Farmers at Delhi borders remain resolute in seeking repeal of new agri laws

Farmers during a protest at Singhu border near New Delhi Photo: Reuters

Braving harsh cold, thousands of agitating farmers at the Delhi borders on Thursday remained steadfast in their demands to repeal the Centre's three new agri laws.

Dense fog reduced visibility to just 100 metres in parts of Delhi on Thursday, affecting traffic movement, the India Meteorological Department said, adding the minimum temperature at the Safdarjung Observatory, which provides representative data for the city, settled at 4.5 degrees Celsius.

Security remained tight at the Delhi borders with hundreds of personnel deployed at Singhu, Ghazipur and Tikri as thousands of farmers have been staging their protests at the borders for nearly a month now. This has also led to traffic congestion forcing police to divert vehicular movement.

Taking to Twitter on Thursday, the Delhi Traffic Police alerted commuters about the routes that remained closed owing to farmers' agitation and suggested them to take alternative roads.

"The Chilla, Ghazipur borders are closed for traffic coming from Noida & Ghaziabad to Delhi because of farmer protests. People are advised to take alternate route for coming to Delhi via Anad Vihar, DND, Apsara,bhopra& Loni borders," it said in a tweet.

In another tweet, police said Singhu, Auchandi, Piau Maniyari, Saboli and Mangesh borders are closed.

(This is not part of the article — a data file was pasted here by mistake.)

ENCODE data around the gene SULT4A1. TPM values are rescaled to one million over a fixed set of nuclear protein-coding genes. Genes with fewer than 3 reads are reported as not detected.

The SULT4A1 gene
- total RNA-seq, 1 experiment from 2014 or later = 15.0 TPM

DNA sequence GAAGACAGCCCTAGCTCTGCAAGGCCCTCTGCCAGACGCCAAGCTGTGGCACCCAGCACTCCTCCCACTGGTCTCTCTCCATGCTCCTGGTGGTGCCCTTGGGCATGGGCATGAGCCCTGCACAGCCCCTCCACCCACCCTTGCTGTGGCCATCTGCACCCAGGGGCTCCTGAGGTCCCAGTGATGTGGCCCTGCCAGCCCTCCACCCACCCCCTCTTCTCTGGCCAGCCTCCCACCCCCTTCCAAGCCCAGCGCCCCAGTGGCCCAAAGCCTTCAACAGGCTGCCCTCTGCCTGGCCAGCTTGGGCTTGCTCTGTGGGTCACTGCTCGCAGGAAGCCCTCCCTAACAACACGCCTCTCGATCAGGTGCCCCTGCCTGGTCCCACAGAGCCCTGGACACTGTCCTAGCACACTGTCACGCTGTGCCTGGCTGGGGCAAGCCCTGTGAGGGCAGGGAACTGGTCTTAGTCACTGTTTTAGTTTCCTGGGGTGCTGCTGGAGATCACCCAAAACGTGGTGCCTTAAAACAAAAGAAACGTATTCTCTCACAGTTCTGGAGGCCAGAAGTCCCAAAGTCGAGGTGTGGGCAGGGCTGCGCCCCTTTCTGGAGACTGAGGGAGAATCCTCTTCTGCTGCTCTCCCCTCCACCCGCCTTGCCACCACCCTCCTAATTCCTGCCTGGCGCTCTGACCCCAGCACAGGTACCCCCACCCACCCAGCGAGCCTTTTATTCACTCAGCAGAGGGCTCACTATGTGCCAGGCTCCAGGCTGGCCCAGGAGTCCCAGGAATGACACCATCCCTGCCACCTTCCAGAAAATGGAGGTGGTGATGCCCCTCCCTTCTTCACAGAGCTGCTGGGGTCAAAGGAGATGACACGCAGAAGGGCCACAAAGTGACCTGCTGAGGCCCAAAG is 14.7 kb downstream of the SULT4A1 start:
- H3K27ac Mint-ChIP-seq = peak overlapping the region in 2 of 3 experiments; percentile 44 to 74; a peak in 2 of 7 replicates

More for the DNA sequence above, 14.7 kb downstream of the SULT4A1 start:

"Pl take alternate routes via Lampur, Safiabad, Palla & Singhu school toll tax borders. Traffic has been diverted from Mukarba & GTK road. Pl avoid Outer Ring Rd, GTK road & NH 44," the traffic police mentioned.

On Wednesday, the protesting farmers hardened their position and asked the government not to repeat the proposal of "meaningless" amendments that they have already rejected but come up with a "concrete" offer in writing for the resumption of talks.

Reading out a reply to the government's talks offer during a press conference, farmer leaders said they are ready for dialogue with an open mind if they get a concrete proposal, but made it clear they will not accept anything less than a complete repeal of the three agriculture laws and legal guarantee for the Minimum Support Price (MSP).

The sixth round of talks on December 9 was cancelled following a deadlock with the farmer unions refusing to budge from their demand for repealing the three laws.

Enacted in September, the three farm laws have been projected by the central government as major reforms in the agriculture sector that will remove the middlemen and allow farmers to sell anywhere in the country.

However, the protesting farmers have expressed apprehension that the new laws would pave the way for eliminating the safety cushion of MSP and do away with the mandi system, leaving them at the mercy of big corporates.

The government has repeatedly asserted that the MSP and mandi systems will stay and has accused the Opposition of misleading the farmers.


(Only the headline and picture of this report may have been reworked by the Business Standard staff; the rest of the content is auto-generated from a syndicated feed.)


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